Piano Quartet; Piano Quintet; Piano Trios Nos 1-3; Fantasiestücke in A minor for Piano Trio, Op. 88
Catherine Montier (violin), Christophe Gaugué (piano); Trio Wanderer
Harmonia Mundi HMM902344.46 149:22 mins (3 discs)
If this had been a single disc, featuring just the Piano Quintet and Quartet, it would have been a safe four stars. The playing has a delightful combination of zest and refinement, and love for the music’s poetry and delight in its unique inventiveness emanates from just about every phrase. But it’s the piano trios that really need the strongest advocacy by some margin, and here, I’m afraid, the admiration on my part is significantly cooler.
Trio Wanderer is a superb ensemble, and its recordings always seem to overcome effortlessly the balance problems inherent in the medium. The sound is beautiful, the grasp of the shape of each piece as a whole is lively and secure, and there’s certainly no lack of feeling. But the quirky, quixotic element in Schumann, the delight in lateral side-steps, the sheer demonic quality that takes possession of it in a sympathetic performance – I didn’t really get any of that. Passages like the eerie sul ponticello (bowed near to the bridge) passage in the first movement of Trio No. 1, or the troll-like beer garden antics in the finale of No. 3, are just too, well, tasteful. As for the exquisitely poised emotional ambiguity that’s so typical of Schumann, smiling one moment, on the edge of heartbreak the next (the slow movement of No. 2 is a prime example), that is also in surprisingly short supply.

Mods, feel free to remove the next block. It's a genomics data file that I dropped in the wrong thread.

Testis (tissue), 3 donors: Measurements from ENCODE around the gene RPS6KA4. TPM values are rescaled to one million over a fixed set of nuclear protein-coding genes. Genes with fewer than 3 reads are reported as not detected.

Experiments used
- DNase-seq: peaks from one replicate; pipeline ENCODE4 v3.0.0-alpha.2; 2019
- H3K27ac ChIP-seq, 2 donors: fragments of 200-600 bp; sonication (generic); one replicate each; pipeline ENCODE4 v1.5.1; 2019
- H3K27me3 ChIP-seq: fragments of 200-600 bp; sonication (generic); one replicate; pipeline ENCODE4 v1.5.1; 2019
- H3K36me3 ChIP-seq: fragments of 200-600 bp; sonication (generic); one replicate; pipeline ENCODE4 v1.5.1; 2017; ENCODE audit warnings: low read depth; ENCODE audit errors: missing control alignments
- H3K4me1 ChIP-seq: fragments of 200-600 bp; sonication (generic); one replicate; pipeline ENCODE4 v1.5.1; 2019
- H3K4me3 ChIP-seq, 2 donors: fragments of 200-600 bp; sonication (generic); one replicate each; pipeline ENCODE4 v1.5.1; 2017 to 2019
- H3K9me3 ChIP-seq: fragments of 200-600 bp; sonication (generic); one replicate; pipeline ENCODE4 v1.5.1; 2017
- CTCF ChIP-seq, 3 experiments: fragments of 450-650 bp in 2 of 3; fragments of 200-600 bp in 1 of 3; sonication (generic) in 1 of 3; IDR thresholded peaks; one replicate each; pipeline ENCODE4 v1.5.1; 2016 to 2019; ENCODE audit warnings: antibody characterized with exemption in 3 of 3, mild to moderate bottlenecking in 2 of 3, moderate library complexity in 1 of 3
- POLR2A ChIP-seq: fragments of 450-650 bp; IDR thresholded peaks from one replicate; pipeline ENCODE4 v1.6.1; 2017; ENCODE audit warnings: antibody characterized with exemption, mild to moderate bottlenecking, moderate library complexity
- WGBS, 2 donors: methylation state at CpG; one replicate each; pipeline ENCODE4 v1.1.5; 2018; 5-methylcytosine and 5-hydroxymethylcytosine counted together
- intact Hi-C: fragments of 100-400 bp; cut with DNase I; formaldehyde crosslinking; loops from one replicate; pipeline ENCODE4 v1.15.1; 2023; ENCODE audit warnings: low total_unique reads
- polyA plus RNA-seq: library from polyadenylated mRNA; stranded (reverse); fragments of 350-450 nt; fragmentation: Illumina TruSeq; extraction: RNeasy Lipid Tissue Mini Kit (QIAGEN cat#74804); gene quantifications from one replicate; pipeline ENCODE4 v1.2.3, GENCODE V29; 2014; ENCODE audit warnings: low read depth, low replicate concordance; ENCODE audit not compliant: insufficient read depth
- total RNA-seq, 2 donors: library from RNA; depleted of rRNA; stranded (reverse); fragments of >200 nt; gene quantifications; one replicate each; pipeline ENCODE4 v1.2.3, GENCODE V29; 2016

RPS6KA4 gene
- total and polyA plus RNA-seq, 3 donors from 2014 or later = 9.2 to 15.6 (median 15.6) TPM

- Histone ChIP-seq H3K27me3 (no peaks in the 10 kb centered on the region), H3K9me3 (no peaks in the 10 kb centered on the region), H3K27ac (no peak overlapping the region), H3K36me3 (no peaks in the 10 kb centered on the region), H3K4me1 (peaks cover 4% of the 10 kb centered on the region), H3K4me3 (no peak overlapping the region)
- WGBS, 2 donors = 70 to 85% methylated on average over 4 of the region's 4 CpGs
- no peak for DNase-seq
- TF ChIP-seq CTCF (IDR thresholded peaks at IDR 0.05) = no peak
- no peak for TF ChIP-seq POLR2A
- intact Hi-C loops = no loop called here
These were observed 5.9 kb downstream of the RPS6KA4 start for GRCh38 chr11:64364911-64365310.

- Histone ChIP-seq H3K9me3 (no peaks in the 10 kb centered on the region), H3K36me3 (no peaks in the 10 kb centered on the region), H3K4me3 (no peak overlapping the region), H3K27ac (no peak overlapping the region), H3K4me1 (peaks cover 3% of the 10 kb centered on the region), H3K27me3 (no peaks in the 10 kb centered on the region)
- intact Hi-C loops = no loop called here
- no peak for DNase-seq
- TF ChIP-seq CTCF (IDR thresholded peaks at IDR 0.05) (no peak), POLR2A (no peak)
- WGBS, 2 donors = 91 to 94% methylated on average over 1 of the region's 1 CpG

It made me go back and question the Quintet and Quartet: they’re very enjoyable, but are they really Schumann, with all his captivating complexities? For me the answer is, simply, no.